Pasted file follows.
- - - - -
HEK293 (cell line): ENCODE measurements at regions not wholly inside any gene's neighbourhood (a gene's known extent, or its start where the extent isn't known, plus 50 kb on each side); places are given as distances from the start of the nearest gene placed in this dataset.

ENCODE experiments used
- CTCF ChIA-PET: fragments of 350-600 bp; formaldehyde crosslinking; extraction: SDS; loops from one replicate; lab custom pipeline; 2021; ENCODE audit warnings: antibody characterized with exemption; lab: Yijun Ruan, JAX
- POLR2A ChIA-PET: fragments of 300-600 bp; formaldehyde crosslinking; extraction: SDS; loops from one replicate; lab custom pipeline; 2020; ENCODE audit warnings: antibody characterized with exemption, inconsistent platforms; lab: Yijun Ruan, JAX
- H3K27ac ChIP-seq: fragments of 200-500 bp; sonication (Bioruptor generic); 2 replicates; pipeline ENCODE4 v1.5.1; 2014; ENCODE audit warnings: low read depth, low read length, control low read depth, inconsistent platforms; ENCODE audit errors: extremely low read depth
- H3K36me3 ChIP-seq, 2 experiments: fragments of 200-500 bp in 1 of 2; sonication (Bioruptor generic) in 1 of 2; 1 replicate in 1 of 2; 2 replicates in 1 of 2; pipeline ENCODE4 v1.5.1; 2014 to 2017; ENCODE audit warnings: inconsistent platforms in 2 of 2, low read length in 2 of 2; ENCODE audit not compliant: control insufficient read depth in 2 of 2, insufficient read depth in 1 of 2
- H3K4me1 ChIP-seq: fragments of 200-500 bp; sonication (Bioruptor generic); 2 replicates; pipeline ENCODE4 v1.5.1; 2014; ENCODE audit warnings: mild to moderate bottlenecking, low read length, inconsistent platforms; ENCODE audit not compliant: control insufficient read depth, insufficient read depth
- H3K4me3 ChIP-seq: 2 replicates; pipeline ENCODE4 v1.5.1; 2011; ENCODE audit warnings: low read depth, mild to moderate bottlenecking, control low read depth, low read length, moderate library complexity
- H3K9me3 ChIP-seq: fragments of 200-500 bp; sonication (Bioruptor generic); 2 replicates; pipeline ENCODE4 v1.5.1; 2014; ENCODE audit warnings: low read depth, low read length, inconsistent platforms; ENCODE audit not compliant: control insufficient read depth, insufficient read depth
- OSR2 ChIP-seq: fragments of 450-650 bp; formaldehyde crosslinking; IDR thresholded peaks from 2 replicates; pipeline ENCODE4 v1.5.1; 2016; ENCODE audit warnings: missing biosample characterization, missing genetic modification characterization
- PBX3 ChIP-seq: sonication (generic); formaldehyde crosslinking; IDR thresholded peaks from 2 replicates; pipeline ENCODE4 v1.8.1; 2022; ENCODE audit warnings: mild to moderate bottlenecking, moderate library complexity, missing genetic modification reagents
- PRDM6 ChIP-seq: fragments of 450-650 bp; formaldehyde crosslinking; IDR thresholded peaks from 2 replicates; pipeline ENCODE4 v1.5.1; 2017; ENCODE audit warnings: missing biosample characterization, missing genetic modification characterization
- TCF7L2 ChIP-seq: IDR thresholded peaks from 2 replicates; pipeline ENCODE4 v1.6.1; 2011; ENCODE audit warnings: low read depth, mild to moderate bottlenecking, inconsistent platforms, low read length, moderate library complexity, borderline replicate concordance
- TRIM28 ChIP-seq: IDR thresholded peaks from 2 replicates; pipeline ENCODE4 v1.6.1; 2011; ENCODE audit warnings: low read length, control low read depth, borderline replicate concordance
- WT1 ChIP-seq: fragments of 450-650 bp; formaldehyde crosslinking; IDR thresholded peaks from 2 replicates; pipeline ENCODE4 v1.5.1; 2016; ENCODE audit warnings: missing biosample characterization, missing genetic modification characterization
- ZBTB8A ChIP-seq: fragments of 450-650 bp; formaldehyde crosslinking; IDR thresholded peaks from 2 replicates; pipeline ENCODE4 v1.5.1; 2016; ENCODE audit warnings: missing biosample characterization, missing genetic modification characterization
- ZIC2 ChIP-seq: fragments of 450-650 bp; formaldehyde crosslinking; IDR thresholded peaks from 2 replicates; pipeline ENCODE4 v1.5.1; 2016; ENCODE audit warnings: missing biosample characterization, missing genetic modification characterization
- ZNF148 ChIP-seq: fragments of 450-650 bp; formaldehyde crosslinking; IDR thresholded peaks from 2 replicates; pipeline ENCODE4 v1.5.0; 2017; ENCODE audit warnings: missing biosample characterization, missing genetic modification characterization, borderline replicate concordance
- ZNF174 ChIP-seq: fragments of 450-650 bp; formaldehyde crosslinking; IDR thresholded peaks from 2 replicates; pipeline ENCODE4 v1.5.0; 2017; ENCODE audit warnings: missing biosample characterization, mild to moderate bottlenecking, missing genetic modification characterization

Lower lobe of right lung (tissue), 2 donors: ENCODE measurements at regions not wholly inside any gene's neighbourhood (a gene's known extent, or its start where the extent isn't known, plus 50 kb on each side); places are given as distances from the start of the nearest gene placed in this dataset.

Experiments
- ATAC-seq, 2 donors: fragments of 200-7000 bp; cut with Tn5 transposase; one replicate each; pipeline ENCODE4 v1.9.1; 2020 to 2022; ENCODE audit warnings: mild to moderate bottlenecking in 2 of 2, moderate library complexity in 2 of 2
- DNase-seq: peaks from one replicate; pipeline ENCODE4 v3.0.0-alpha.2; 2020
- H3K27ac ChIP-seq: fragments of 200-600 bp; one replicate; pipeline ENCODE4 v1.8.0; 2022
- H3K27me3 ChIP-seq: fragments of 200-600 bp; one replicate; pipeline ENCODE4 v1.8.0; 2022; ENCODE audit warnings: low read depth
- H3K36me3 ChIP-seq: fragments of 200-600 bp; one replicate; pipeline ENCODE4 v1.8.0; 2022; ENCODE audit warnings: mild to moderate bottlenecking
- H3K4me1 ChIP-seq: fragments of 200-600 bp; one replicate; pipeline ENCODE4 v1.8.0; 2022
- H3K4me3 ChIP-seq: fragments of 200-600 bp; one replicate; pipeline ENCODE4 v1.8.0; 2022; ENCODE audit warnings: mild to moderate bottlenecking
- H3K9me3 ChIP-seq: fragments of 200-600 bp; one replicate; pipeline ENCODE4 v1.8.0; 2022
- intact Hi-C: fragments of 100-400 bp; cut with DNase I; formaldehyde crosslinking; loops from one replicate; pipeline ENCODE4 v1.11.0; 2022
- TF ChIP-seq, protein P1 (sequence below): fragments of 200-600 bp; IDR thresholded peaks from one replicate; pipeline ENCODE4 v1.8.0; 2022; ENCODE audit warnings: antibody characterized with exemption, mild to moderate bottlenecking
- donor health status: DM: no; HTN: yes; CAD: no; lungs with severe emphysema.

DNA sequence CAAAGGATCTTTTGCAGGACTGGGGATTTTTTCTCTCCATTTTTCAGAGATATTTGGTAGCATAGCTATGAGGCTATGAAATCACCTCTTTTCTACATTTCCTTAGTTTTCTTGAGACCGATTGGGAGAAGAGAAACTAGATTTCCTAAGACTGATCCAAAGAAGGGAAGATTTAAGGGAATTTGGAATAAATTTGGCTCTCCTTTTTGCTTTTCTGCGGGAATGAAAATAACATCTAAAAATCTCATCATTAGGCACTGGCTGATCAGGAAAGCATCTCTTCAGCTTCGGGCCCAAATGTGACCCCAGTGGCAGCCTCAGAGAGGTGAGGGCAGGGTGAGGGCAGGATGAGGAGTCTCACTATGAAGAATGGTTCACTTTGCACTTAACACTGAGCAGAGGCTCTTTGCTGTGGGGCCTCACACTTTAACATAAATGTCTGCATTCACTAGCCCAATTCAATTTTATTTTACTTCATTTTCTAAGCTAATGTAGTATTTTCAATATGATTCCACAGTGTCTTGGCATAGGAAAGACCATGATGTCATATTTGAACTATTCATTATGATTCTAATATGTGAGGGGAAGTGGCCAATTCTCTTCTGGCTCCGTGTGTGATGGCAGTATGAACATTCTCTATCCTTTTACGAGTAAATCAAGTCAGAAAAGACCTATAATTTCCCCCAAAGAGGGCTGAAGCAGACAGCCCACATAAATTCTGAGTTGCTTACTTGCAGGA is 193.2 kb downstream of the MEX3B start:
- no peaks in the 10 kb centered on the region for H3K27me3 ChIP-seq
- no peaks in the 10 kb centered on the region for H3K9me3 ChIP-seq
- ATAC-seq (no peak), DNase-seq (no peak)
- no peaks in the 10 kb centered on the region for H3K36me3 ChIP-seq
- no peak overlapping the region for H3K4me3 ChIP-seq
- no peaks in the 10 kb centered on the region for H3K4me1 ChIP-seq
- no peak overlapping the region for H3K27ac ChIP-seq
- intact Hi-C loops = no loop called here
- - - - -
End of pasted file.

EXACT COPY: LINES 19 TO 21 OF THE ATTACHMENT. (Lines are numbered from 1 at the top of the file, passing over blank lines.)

- ZNF174 ChIP-seq: fragments of 450-650 bp; formaldehyde crosslinking; IDR thresholded peaks from 2 replicates; pipeline ENCODE4 v1.5.0; 2017; ENCODE audit warnings: missing biosample characterization, mild to moderate bottlenecking, missing genetic modification characterization

Lower lobe of right lung (tissue), 2 donors: ENCODE measurements at regions not wholly inside any gene's neighbourhood (a gene's known extent, or its start where the extent isn't known, plus 50 kb on each side); places are given as distances from the start of the nearest gene placed in this dataset.

Experiments